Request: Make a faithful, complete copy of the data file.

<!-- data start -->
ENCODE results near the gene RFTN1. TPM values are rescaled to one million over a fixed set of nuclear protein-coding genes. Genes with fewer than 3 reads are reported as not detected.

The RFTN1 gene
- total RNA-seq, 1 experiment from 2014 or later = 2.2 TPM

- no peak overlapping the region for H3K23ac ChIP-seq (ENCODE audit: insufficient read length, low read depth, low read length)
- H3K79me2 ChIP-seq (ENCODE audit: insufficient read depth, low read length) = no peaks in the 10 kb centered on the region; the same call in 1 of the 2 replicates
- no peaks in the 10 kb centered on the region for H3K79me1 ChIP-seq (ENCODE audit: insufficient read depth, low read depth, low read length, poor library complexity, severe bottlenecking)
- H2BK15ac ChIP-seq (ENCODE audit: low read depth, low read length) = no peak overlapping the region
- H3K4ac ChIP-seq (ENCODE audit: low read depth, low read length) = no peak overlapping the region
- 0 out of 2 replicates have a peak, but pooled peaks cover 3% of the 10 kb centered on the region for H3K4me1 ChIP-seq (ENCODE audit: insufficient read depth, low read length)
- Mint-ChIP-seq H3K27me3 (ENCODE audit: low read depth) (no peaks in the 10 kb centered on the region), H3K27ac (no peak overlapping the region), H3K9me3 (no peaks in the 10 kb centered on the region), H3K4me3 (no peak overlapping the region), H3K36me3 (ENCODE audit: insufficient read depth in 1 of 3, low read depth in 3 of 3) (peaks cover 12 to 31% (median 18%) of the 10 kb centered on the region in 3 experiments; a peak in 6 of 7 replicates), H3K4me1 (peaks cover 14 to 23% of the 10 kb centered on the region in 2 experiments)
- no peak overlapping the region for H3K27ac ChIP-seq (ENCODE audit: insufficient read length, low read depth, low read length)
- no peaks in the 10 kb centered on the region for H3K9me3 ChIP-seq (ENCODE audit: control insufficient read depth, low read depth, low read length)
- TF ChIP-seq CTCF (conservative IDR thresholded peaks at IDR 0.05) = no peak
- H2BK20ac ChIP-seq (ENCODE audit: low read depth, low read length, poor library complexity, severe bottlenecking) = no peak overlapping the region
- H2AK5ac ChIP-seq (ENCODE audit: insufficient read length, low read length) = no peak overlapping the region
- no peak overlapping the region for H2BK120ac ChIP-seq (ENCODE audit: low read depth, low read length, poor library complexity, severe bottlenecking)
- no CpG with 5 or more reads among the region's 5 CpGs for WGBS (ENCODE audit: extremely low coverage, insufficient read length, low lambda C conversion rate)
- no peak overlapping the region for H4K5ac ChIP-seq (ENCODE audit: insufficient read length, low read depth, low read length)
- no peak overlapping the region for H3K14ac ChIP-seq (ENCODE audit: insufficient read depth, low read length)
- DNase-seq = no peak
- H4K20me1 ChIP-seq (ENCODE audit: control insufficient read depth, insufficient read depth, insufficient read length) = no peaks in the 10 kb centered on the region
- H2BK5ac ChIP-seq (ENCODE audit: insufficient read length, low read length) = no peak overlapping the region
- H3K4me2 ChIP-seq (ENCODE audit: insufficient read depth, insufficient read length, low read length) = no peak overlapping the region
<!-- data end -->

ENCODE results near the gene RFTN1. TPM values are rescaled to one million over a fixed set of nuclear protein-coding genes. Genes with fewer than 3 reads are reported as not detected.

The RFTN1 gene
- total RNA-seq, 1 experiment from 2014 or later = 2.2 TPM

- no peak overlapping the region for H3K23ac ChIP-seq (ENCODE audit: insufficient read length, low read depth, low read length)
- H3K79me2 ChIP-seq (ENCODE audit: insufficient read depth, low read length) = no peaks in the 10 kb centered on the region; the same call in 1 of the 2 replicates
- no peaks in the 10 kb centered on the region for H3K79me1 ChIP-seq (ENCODE audit: insufficient read depth, low read depth, low read length, poor library complexity, severe bottlenecking)
- H2BK15ac ChIP-seq (ENCODE audit: low read depth, low read length) = no peak overlapping the region
- H3K4ac ChIP-seq (ENCODE audit: low read depth, low read length) = no peak overlapping the region
- 0 out of 2 replicates have a peak, but pooled peaks cover 3% of the 10 kb centered on the region for H3K4me1 ChIP-seq (ENCODE audit: insufficient read depth, low read length)
- Mint-ChIP-seq H3K27me3 (ENCODE audit: low read depth) (no peaks in the 10 kb centered on the region), H3K27ac (no peak overlapping the region), H3K9me3 (no peaks in the 10 kb centered on the region), H3K4me3 (no peak overlapping the region), H3K36me3 (ENCODE audit: insufficient read depth in 1 of 3, low read depth in 3 of 3) (peaks cover 12 to 31% (median 18%) of the 10 kb centered on the region in 3 experiments; a peak in 6 of 7 replicates), H3K4me1 (peaks cover 14 to 23% of the 10 kb centered on the region in 2 experiments)
- no peak overlapping the region for H3K27ac ChIP-seq (ENCODE audit: insufficient read length, low read depth, low read length)
- no peaks in the 10 kb centered on the region for H3K9me3 ChIP-seq (ENCODE audit: control insufficient read depth, low read depth, low read length)
- TF ChIP-seq CTCF (conservative IDR thresholded peaks at IDR 0.05) = no peak
- H2BK20ac ChIP-seq (ENCODE audit: low read depth, low read length, poor library complexity, severe bottlenecking) = no peak overlapping the region
- H2AK5ac ChIP-seq (ENCODE audit: insufficient read length, low read length) = no peak overlapping the region
- no peak overlapping the region for H2BK120ac ChIP-seq (ENCODE audit: low read depth, low read length, poor library complexity, severe bottlenecking)
- no CpG with 5 or more reads among the region's 5 CpGs for WGBS (ENCODE audit: extremely low coverage, insufficient read length, low lambda C conversion rate)
- no peak overlapping the region for H4K5ac ChIP-seq (ENCODE audit: insufficient read length, low read depth, low read length)
- no peak overlapping the region for H3K14ac ChIP-seq (ENCODE audit: insufficient read depth, low read length)
- DNase-seq = no peak
- H4K20me1 ChIP-seq (ENCODE audit: control insufficient read depth, insufficient read depth, insufficient read length) = no peaks in the 10 kb centered on the region
- H2BK5ac ChIP-seq (ENCODE audit: insufficient read length, low read length) = no peak overlapping the region
- H3K4me2 ChIP-seq (ENCODE audit: insufficient read depth, insufficient read length, low read length) = no peak overlapping the region